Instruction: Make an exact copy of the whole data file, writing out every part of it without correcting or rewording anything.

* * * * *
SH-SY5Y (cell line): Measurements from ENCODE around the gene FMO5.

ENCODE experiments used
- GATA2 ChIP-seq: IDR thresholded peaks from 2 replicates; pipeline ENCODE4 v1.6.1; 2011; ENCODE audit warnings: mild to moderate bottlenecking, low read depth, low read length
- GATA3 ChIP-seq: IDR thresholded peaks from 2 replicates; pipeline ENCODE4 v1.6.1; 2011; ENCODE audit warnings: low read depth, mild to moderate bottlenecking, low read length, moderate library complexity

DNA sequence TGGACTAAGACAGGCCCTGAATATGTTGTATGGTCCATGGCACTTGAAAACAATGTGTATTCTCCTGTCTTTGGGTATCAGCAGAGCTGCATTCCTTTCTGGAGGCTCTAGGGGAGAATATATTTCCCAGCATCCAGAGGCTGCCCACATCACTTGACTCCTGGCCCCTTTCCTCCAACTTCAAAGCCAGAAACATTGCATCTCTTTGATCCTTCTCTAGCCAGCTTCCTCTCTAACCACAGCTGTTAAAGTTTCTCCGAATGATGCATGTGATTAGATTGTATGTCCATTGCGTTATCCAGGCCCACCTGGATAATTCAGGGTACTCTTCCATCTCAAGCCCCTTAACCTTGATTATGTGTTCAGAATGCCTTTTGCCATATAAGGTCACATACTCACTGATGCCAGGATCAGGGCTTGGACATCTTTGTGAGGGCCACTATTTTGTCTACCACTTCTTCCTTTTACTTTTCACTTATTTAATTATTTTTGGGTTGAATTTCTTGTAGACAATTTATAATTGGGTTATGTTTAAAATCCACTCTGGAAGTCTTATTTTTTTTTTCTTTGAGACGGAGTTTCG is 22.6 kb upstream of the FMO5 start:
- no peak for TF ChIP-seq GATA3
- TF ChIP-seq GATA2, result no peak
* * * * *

SH-SY5Y (cell line): Measurements from ENCODE around the gene FMO5.

ENCODE experiments used
- GATA2 ChIP-seq: IDR thresholded peaks from 2 replicates; pipeline ENCODE4 v1.6.1; 2011; ENCODE audit warnings: mild to moderate bottlenecking, low read depth, low read length
- GATA3 ChIP-seq: IDR thresholded peaks from 2 replicates; pipeline ENCODE4 v1.6.1; 2011; ENCODE audit warnings: low read depth, mild to moderate bottlenecking, low read length, moderate library complexity

DNA sequence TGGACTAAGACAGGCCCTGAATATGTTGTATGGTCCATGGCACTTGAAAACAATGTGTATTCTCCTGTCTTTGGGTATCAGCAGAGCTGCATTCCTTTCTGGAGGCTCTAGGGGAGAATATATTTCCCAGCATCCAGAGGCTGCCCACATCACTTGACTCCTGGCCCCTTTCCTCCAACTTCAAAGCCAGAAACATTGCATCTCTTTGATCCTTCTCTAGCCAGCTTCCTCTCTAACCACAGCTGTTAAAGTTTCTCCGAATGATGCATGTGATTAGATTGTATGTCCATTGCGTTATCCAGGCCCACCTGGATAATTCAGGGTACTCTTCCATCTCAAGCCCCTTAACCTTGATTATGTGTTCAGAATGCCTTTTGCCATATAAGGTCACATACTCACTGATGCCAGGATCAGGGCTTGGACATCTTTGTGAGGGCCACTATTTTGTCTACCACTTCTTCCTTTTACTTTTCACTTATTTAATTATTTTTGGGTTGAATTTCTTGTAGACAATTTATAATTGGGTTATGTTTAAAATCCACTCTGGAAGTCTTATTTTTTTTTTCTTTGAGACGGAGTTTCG is 22.6 kb upstream of the FMO5 start:
- no peak for TF ChIP-seq GATA3
- TF ChIP-seq GATA2, result no peak